A diagnosis of cancer in your child can be devastating news for a parent. Supplemental Security Income (SSI), a program that provides disability benefits for low-income children, can potentially provide crucial financial support. Medical insurance through Medicaid and other related services can also ease the burden on the family (in some states, Medicaid automatically comes with SSI).
Despite the seriousness of a cancer diagnosis, your child still must meet Social Security's basic disability requirements in order to qualify for benefits. Most importantly, your child must either have been disabled for the past 12 months (or be expected to be disabled for 12 months or more or have a disability that is expected to result in death).
This issue can be problematic in cases of childhood cancer where treatment was early and effective. However, if your child's treatment was lengthy and involved or caused long-lasting side effects, you can most likely convince Social Security that the disability lasted or can be expected to last a year or more. It is tremendously important in cases of childhood cancer to provide evidence that covers a span of time to show the lasting effects of the cancer or the treatment.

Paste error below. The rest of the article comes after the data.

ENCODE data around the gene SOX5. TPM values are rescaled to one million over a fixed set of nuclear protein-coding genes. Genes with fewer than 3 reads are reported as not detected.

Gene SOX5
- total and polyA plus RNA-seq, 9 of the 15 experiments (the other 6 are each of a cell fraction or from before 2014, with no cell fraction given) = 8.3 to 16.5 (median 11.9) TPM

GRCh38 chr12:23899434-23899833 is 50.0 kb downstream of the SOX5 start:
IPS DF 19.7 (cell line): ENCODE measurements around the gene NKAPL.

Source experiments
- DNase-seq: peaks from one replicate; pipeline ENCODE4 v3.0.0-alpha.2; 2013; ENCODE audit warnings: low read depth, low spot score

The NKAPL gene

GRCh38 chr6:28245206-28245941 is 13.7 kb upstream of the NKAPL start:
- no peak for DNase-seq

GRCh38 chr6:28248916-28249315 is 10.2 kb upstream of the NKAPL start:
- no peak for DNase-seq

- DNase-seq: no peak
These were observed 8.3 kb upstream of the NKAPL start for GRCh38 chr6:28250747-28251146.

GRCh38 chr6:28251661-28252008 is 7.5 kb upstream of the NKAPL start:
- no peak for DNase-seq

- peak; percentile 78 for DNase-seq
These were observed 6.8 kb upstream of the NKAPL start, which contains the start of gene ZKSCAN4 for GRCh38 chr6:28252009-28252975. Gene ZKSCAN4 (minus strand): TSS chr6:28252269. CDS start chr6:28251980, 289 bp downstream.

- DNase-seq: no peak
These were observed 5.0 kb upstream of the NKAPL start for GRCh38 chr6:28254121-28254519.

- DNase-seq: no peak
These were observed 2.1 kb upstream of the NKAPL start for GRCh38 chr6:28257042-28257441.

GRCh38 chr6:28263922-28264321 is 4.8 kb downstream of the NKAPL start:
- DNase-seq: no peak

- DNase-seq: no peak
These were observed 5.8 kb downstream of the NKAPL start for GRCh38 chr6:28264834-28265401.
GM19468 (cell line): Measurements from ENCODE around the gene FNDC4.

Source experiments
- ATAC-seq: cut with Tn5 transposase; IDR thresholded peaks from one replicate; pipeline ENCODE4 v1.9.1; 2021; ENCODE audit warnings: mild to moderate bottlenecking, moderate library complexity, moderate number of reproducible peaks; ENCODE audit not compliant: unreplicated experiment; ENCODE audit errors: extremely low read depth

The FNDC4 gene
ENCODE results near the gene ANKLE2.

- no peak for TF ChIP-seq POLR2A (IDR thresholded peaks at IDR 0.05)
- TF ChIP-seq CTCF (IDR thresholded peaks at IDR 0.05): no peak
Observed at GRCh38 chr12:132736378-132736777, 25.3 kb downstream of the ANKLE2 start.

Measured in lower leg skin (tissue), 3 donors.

If the impact of the cancer treatment is yet unknown, Social Security may have to delay making a decision on the case.
Some childhood cancers are so serious and have such a poor prognosis that they qualify for expedited approval. Social Security has a compassionate allowance program that lists the specific childhood cancer diagnoses that qualify for this expedited treatment. The childhood cancers that qualify under this program are:
Children can also qualify for an expedited decision under the compassionate allowance program for cancers that are not specific to children. Some examples include:
If your child has one of these diagnoses, file a standard disability application for Supplemental Security Income. When Social Security sees the medical evidence supporting the diagnosis, it will mark the file for expedited consideration. This means that you may not have to submit any additional medical evidence and your child’s claim will likely be processed in three or more weeks.
There are still three different avenues by which your child may be determined to be disabled due to cancer: by "medically meeting a listing," "medically equaling a listing," or "functionally equaling the listings."
Children with cancer can be found disabled if they meet certain medical requirements contained in Social Security’s listing for childhood cancer (listing 113). The diagnoses that may meet a listing, depending on the extent of the cancer, how long it has lasted, and the child's response to therapy are:
For some of these cancers, a simple diagnosis is sufficient to receive disability for 24 months. For others, the cancer will be considered disabling only if the cancer has spread to another part of the body, referred to in the listings as “distant metastases,” or if the cancer re-occurs after treatment.
For some cancers, Social Security will consider the intensity and duration of the cancer treatment. Therefore, it is important that your medical records show: